I find that when I use logic and critical thinking skills, young people start to take me seriously and begin to question themselves. They are not accustomed to actually hearing your typical dogmatic, narrow-minded, papist, like myself, explain himself in terms they haven’t even heard from their secular-minded heroes. They start to realize that in order to understand my Greek tee-shirt, they need to double-take and admit to themselves that maybe they are the ones who don’t get it. To find out what it is that maybe they don’t get, they need to shift their paradigms, open their minds, and ask, “What is it that I’m not getting?”
Both sides have to be willing to wade in the chilly waters of culture shock until our body temperatures adjust and we can explore the questions of our changing culture together.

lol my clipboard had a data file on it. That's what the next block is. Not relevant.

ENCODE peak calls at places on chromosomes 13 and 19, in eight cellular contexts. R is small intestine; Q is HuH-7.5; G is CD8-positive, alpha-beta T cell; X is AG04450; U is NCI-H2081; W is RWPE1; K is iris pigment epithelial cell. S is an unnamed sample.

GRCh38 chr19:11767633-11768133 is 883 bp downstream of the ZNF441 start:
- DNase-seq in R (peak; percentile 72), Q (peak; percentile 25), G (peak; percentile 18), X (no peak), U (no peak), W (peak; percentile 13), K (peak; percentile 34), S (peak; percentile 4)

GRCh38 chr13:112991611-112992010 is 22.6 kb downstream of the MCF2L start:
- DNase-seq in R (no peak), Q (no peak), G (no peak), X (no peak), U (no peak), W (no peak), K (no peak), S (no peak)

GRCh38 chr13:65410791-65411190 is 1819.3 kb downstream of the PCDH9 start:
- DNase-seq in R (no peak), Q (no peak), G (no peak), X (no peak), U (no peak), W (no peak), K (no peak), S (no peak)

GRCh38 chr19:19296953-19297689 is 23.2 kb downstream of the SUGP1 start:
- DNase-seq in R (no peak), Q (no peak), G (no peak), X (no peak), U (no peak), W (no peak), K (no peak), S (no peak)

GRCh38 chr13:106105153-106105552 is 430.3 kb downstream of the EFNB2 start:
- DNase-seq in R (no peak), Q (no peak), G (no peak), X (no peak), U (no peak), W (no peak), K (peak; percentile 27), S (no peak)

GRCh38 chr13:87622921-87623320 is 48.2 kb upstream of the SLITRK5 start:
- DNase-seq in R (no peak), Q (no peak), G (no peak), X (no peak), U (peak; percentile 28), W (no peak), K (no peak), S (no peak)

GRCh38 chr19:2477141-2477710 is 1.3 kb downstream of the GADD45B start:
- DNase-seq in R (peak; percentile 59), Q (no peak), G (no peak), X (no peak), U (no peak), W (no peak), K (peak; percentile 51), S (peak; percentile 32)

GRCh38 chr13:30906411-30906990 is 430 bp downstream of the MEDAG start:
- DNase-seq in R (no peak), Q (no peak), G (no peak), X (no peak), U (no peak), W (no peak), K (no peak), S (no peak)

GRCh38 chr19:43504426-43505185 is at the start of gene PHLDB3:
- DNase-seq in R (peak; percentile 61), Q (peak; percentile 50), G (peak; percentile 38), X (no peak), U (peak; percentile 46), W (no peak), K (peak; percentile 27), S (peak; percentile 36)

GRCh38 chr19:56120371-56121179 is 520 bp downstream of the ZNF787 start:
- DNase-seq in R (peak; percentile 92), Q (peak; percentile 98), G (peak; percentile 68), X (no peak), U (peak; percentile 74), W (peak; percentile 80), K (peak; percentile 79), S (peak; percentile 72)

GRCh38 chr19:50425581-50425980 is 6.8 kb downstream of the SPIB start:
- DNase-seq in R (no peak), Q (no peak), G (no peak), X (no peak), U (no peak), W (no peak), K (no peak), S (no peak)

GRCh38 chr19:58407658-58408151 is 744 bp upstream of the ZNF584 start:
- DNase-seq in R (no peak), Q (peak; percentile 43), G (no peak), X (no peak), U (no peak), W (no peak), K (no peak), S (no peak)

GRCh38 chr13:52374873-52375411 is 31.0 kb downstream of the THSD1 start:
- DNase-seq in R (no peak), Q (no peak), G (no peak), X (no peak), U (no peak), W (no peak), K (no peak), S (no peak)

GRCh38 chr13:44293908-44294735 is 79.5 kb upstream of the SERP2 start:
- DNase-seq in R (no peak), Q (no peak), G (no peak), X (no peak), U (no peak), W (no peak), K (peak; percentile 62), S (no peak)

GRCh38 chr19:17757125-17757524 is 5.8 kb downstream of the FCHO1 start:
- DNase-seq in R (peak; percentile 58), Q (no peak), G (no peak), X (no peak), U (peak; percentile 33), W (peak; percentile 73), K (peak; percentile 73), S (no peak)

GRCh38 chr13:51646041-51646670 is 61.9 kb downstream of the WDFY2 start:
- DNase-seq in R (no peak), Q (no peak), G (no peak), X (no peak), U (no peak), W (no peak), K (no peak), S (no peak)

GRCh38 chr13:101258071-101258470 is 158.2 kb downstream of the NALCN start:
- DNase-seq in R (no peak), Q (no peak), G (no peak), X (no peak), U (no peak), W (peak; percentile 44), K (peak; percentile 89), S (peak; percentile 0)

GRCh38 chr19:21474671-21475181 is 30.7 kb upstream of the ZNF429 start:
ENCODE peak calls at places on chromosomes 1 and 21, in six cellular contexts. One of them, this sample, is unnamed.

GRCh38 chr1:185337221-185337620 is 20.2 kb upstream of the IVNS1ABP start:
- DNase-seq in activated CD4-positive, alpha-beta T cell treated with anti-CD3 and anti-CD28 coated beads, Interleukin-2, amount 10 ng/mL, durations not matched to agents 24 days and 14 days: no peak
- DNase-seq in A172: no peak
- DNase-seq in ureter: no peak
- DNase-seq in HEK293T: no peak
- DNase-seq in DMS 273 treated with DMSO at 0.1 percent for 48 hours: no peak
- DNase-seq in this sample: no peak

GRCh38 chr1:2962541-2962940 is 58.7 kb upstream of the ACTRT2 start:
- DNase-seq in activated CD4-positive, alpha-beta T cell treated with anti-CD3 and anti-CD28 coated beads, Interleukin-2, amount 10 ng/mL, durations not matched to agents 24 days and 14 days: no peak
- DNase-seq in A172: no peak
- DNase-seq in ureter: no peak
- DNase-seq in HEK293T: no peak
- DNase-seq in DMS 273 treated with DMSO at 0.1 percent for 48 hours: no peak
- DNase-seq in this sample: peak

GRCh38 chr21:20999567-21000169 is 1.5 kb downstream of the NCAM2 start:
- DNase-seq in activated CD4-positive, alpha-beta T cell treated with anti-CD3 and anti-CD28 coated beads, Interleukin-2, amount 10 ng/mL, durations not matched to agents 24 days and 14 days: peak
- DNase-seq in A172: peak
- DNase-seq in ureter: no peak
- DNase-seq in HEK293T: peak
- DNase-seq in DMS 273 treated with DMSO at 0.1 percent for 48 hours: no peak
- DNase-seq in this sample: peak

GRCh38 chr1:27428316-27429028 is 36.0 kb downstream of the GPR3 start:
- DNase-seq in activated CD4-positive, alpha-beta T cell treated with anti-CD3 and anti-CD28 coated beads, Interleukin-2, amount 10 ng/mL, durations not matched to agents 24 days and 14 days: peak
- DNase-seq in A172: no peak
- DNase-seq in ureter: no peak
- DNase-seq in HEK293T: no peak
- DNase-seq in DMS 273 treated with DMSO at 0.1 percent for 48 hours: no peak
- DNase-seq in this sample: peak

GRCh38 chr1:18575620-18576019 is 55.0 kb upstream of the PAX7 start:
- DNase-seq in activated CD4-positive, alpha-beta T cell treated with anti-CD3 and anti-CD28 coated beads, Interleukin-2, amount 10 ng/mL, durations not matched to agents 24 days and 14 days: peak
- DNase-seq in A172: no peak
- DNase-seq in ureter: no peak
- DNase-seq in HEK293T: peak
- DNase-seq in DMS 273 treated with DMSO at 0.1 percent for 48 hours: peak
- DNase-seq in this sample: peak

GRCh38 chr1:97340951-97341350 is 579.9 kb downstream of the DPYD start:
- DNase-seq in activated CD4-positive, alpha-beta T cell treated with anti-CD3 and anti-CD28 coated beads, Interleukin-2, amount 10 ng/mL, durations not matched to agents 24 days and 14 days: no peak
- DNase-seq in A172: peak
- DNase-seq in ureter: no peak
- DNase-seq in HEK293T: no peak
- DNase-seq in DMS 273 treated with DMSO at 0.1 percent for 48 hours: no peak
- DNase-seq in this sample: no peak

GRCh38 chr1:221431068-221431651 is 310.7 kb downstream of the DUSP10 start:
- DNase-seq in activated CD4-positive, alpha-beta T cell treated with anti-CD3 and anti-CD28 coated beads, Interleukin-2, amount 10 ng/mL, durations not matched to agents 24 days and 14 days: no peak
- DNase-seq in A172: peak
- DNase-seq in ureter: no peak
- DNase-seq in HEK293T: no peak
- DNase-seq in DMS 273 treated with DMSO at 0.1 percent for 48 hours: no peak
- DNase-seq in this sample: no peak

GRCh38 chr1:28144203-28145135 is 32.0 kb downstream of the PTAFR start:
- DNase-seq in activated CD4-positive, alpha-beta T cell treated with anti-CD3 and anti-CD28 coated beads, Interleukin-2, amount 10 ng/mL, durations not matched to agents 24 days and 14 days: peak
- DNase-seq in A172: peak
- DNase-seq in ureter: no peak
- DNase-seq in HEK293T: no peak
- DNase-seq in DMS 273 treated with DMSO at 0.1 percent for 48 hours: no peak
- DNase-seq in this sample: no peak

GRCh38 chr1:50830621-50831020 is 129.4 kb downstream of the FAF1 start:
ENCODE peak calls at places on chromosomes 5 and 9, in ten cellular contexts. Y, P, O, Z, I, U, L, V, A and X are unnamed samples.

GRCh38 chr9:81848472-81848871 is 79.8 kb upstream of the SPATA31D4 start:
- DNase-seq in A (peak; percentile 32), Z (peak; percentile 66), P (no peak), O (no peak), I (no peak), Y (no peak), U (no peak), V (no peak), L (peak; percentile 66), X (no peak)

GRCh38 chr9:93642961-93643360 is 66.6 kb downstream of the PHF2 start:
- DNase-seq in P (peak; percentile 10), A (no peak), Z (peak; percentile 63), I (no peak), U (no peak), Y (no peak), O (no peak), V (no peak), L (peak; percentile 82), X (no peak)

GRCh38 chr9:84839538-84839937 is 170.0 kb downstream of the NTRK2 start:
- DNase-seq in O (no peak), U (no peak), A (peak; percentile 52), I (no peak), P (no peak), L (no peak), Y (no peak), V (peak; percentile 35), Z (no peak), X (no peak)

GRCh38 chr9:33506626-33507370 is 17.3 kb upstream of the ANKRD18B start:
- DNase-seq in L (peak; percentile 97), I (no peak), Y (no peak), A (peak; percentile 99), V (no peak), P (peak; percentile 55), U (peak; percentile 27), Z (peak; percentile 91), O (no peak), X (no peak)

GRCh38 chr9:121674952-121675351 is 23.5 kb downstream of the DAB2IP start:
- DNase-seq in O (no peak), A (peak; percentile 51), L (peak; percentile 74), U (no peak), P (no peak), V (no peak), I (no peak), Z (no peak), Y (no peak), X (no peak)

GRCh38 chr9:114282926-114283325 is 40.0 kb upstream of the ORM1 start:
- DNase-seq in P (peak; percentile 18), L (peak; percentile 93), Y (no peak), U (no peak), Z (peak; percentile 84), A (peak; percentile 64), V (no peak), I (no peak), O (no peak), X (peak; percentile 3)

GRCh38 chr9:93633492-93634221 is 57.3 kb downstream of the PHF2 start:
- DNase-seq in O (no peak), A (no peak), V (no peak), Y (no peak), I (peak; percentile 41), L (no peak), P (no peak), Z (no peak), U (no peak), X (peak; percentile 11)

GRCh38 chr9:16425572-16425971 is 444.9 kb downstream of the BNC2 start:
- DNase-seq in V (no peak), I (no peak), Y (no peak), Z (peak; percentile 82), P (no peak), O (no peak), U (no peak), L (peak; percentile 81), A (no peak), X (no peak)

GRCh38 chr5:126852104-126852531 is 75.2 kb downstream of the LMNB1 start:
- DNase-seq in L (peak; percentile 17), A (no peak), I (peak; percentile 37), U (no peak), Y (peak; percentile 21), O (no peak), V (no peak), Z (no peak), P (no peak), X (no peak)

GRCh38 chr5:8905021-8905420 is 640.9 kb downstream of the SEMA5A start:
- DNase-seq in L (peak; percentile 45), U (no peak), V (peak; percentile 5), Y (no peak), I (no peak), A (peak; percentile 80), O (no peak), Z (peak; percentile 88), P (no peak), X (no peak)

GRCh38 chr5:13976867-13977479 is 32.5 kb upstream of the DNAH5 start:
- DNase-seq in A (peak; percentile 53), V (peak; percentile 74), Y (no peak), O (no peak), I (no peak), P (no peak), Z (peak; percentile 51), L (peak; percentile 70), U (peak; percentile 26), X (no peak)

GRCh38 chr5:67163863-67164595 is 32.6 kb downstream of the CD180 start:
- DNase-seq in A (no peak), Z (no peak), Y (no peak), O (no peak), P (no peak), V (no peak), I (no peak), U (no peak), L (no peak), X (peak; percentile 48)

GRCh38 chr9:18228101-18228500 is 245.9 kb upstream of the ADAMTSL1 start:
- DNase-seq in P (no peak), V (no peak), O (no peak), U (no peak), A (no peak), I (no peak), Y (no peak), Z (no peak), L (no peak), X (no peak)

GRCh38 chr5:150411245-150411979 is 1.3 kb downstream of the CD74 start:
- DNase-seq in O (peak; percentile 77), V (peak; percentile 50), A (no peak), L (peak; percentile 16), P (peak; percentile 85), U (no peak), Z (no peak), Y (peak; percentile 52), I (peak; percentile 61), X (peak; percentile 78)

People naturally want to relate to and understand one another.
Children and young adults coming through education systems today are taught the skills of critical thinking and they also learn to question everything in the name of learning. This is such a good thing. Our son studied philosophy in secondary school, and this in turn brought forth many questions about society, faith and religion.
I think also, that if parents don’t truly live what they believe, chances are, their children will follow suit, and the Christian beliefs are watered down gradually with the passing of each generations.